“Blessed are the flexible for they shall not be bent out of shape.” -Annonymous
In show business, things seldom work out the way we envision them. We dream of the perfect performance where we sing breathtaking notes, are completely dialed into the character, and are blessed to perform in front of a sea of adoring fans. We seek the perfect performance dates and colleagues that are at the top of their game who draw you up to their level. We yearn for everything to fall into place, perfectly. But, these peak performances are as rare as they are exquisite. Often, things don’t work out exactly as we have dreamed. We lose the performance date we wanted. We have to switch collaborators at the last moment. We grapple with the difficulties that allergies, exhaustion, and life present to our vocal abilities. We are imperfectly human.
This inability to control my vocal and professional fate sometimes throws me into a fit of frustration. When the image of perfection in my mind is not reflected in my abilities or the situation I am presented with, I spiral into a cyclone of an internal temper tantrum. I want things my own way. I want my performance career to be in my control. I want the dream I had envisioned.
However, if I have learned one thing from my years as a musician, it’s that things are seldom in our control. We have to follow the vision of the director, even if it doesn’t quite match our interpretation. We have to be gracious with the number and size of the roles we are offered. We have to be grateful for the chance to perform–wherever or whenever that occurs. In short, we have to be flexible with our performance ideals and make the most of every experience we are given. No one wants to work with an unbendingly demanding prima donna. When you fight the natural cooperation and give-and-take that happens on the stage, you diminish the experience of your fellow performers, your audience members, and you…You’re also not likely to be called back for future performances any time soon.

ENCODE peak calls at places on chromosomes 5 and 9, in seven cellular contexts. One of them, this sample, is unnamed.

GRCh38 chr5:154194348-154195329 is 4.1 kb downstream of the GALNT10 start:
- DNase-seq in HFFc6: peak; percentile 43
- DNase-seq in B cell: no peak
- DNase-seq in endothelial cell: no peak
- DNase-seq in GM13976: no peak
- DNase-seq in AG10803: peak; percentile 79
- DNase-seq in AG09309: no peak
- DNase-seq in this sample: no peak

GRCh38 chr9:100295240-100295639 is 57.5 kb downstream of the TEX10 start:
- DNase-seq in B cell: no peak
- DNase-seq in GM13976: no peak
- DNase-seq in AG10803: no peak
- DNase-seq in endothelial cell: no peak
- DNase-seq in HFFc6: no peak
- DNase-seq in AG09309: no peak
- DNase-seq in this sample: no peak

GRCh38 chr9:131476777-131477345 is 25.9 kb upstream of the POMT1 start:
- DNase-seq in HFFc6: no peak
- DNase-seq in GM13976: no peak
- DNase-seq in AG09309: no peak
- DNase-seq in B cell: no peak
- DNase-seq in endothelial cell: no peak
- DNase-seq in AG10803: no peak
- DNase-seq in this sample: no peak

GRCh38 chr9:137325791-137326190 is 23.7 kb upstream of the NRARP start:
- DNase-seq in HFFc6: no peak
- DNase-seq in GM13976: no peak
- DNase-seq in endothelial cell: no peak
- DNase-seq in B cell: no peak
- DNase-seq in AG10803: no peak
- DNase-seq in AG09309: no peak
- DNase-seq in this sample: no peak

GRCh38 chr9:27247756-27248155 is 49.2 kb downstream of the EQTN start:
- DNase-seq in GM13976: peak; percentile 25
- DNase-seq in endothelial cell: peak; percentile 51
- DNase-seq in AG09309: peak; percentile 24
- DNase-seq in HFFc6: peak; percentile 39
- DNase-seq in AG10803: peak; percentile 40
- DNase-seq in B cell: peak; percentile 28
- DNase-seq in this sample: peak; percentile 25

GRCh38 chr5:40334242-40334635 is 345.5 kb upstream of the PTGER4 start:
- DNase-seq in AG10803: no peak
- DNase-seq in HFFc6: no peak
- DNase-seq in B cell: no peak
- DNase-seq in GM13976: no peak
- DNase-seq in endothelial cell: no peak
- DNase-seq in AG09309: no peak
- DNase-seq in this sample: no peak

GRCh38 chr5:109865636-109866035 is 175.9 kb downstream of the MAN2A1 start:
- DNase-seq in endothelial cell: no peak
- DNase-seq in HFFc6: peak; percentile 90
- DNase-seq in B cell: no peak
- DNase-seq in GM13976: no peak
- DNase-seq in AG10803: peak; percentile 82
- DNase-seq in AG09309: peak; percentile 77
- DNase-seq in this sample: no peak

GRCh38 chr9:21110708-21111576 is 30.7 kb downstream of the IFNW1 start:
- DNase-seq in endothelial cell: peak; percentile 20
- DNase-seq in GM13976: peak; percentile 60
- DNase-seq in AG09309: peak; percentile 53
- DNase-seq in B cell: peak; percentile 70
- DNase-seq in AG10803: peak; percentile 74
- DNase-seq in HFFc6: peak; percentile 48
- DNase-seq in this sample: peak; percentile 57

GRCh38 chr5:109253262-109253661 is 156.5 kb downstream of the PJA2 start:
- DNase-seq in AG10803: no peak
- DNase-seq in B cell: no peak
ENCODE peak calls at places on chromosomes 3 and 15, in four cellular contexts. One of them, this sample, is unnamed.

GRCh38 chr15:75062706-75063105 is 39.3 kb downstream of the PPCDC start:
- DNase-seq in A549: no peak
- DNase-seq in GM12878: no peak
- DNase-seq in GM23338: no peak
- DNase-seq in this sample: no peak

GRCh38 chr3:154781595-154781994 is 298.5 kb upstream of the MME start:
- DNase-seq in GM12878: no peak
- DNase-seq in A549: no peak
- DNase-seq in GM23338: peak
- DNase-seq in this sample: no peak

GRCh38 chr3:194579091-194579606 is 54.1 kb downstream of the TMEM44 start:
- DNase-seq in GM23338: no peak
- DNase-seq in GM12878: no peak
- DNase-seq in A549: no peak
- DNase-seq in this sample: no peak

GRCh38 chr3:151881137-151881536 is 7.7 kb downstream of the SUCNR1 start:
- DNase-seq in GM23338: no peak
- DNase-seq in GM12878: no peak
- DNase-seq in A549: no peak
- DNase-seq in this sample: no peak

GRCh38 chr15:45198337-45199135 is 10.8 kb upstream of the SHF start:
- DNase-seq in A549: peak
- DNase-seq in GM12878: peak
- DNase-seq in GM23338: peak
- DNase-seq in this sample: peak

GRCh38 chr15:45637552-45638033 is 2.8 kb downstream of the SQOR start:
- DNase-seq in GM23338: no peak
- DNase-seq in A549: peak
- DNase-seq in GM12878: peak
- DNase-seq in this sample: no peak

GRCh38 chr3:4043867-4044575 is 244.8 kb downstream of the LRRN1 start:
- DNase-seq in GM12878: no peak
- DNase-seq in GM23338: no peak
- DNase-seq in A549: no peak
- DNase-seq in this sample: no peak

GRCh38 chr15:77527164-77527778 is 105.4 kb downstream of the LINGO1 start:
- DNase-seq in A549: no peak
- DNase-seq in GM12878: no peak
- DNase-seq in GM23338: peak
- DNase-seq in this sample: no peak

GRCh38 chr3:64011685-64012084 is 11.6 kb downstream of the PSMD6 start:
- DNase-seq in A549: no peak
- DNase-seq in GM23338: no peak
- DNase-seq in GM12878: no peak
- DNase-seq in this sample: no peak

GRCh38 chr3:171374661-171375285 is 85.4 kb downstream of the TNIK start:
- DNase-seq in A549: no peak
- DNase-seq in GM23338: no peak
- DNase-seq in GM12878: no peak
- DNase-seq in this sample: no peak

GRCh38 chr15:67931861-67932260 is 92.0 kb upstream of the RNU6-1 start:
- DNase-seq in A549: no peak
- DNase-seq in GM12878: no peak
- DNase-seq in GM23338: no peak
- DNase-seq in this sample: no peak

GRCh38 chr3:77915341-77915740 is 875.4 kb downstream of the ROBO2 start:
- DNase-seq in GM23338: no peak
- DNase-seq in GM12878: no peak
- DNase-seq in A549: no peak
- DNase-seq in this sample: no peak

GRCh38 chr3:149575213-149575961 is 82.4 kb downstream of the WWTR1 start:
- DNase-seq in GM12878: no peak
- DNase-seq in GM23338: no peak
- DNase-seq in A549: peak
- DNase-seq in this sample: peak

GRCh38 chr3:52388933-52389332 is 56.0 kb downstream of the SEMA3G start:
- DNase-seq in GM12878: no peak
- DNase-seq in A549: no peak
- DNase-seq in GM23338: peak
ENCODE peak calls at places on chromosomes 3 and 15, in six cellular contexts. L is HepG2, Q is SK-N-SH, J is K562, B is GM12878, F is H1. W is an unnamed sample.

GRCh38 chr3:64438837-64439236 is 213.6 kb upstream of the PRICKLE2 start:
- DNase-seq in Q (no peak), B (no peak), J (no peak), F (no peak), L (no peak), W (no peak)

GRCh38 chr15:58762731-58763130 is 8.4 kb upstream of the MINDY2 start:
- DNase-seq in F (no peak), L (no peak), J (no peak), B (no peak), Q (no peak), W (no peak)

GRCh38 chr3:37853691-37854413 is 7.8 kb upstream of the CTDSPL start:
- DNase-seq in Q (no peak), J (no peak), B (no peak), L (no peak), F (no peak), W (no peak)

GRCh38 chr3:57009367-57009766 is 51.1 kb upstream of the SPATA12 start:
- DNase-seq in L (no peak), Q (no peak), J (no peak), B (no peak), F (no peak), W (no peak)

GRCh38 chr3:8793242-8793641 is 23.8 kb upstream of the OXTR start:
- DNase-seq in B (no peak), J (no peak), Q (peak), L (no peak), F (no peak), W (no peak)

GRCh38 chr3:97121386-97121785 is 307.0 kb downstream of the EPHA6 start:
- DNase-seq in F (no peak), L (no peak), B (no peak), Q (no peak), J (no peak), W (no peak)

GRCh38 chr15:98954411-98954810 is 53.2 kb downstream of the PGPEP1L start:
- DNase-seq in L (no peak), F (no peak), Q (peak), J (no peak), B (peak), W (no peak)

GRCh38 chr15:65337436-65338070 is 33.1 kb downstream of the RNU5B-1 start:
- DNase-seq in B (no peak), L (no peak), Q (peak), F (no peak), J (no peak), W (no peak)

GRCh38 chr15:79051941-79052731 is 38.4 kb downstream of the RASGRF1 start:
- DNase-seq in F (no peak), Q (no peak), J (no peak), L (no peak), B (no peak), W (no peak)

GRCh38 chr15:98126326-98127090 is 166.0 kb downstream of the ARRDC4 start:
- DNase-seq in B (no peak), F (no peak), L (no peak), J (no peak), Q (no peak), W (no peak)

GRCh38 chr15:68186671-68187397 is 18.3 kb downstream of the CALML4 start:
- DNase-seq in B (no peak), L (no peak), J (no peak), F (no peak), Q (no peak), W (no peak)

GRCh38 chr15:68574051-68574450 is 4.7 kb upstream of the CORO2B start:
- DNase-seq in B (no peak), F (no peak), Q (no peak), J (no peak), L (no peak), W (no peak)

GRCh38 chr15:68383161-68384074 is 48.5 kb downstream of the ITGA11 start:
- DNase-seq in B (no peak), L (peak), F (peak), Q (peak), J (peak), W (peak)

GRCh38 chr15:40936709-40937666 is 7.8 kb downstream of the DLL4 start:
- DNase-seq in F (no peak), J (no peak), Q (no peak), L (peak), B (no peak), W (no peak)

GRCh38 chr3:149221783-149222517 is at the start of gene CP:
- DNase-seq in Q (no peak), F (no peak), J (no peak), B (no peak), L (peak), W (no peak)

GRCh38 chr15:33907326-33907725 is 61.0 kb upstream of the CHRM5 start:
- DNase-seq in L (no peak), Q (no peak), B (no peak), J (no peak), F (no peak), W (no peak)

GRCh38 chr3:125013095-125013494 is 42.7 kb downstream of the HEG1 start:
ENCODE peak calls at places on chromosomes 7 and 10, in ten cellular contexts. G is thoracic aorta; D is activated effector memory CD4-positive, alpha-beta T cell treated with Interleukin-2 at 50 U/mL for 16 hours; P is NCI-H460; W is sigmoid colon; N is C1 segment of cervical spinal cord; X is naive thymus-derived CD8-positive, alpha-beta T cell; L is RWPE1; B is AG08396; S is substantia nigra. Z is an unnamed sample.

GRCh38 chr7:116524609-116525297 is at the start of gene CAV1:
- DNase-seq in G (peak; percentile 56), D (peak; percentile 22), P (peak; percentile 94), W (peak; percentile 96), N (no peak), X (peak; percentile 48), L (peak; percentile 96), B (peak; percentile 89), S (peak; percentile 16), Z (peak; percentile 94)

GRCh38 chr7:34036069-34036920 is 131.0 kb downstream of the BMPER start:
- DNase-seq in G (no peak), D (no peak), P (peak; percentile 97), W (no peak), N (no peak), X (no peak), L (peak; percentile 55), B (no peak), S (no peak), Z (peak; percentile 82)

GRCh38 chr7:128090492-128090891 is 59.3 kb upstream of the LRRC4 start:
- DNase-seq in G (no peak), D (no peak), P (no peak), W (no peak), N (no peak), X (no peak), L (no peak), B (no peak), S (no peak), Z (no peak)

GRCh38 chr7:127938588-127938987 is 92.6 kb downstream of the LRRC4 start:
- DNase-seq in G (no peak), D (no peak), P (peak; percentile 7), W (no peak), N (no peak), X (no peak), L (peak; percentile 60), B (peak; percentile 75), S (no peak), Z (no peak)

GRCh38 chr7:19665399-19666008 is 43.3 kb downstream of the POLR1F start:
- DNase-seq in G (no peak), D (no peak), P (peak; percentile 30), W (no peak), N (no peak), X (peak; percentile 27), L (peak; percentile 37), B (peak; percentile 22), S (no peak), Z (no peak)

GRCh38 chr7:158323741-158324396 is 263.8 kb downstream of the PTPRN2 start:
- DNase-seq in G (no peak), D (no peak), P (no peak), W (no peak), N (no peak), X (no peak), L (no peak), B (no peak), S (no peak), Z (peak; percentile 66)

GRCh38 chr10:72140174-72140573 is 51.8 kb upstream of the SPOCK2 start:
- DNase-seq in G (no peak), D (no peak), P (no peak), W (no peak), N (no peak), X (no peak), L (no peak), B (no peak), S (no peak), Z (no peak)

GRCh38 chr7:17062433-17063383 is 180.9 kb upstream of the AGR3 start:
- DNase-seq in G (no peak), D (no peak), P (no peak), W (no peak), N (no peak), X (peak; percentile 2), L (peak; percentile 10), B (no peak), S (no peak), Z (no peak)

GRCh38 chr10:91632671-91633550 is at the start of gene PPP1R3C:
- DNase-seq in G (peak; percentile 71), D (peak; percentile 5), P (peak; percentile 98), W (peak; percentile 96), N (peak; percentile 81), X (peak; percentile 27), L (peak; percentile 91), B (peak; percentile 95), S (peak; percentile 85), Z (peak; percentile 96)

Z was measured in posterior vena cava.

All opportunities are a chance for growth, even if it isn’t in the way we had initially expected. Everything happens for a reason and we can always learn from the challenges we are facing. When you are understanding and gracious with your fellow cast mates, stage hands, costumers, and directors, they notice. Adaptability is the key to success in any performance situation. So, do what you can, be prepared, but then have the flexibility to adjust with unexpected changes and new opportunities. You’ll enjoy the process so much more if you do.
#backtobackbends challenge day 1: warrior 1. Some days, when I am feeling weak, when the world is bearing down upon me, and I feel like hiding under my bed in the fetal position, I unroll my mat and step into the warrior series. I find my strength to open my body back up. I begin to embody my inner warrior. Life has its ebbs and flows, but we must meet the highs and lows head on rather than cowering in the corner. Step onto your mat and find your strength.